Islamabad and Skardu

Before proceeding, let me just briefly mention the group that went on this trip. Most of us were LUMS students or alumni, with the exception of a couple of teachers and a few non-LUMS friends. I apologize in advance for mentioning unknown names randomly throughout this write-up, but it had to be done; the people made up an integral part of the trip’s success.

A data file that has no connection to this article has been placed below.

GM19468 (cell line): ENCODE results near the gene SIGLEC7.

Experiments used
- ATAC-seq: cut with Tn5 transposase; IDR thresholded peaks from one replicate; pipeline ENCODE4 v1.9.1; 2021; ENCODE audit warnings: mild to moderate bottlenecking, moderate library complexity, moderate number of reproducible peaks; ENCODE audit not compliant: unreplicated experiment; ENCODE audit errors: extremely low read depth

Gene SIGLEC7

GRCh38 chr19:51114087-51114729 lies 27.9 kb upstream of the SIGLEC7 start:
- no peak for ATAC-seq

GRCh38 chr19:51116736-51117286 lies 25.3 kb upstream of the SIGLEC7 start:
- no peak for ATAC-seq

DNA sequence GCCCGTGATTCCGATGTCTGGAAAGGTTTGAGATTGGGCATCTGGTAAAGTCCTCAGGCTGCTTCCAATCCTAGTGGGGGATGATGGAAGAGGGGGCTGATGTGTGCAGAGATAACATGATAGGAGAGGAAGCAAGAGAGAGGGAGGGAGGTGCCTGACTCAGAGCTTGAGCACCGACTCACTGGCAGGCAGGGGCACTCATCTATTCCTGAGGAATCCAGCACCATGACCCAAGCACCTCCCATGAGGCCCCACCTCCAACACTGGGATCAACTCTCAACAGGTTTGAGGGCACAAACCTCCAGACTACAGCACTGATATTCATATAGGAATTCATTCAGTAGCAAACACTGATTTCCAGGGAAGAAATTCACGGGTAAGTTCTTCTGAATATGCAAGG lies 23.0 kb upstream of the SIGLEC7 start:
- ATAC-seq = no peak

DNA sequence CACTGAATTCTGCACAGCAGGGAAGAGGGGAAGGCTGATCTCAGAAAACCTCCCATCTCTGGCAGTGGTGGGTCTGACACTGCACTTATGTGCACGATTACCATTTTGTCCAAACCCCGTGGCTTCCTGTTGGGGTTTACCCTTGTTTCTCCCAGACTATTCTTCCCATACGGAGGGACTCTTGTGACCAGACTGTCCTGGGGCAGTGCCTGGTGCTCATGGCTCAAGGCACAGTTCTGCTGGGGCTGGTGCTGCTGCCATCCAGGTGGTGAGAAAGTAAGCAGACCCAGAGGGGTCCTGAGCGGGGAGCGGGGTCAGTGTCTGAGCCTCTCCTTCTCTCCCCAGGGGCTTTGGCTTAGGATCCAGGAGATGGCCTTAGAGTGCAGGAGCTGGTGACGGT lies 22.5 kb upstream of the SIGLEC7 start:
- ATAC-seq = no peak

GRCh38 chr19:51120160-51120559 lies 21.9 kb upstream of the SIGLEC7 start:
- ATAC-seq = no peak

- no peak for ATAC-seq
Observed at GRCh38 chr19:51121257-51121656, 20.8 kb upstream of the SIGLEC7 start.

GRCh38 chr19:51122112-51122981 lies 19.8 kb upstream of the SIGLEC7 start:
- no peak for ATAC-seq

Our time in Islamabad went by fast, too fast for my liking. After all, the comforts of life were going to be missed out on for at least two weeks and I wanted to relax as much as I could before the trek. We met up with some of our friends at our always hospitable and shaky pal Saqib’s place. The following night we reached Maheen’s house and got our first glimpse of LP, her younger brother. Okay, for many of you, he is Ali Piracha. But the name LP stuck to him like a fly on a piece of cow dung for reasons that I shall refrain from discussing here. We were there to help Maheen out in packing all the food and supplies for the porters to carry. As I entered the guest room I realized just how big this trip was. Food for 25 people (cook included) took the shape of numerous cans, packets, jars, sachets, sacks – you name it, and it was spread out on the bed and around the floor leaving very little space for one to sit down or walk around freely. Rabia and Faiza were picked by Mamoo (who unfortunately didn’t go with us on the trip) from the Daewoo station and they were at Maheens soon after we arrived. Moscow arrived early next day and after wrestling with the flour sacks and barrel lids, most of the food was packed. Nine people out of the group were ready to fly to Skardu that morning, the 12th of August, while the rest, some of whom were still in Karachi or Lahore or wherever, were to take the flight on the 14th. Atif, president of the LUMS Adventure Society and a licensed guide by now, was supposed to be with us but couldn’t make it due to some Ministry of Tourism briefings (Cassandra, an American colleague of Yasir’s, was part of the group) at the time of the flight. And much to his chagrin, the weather was on our side; we took off for Skardu.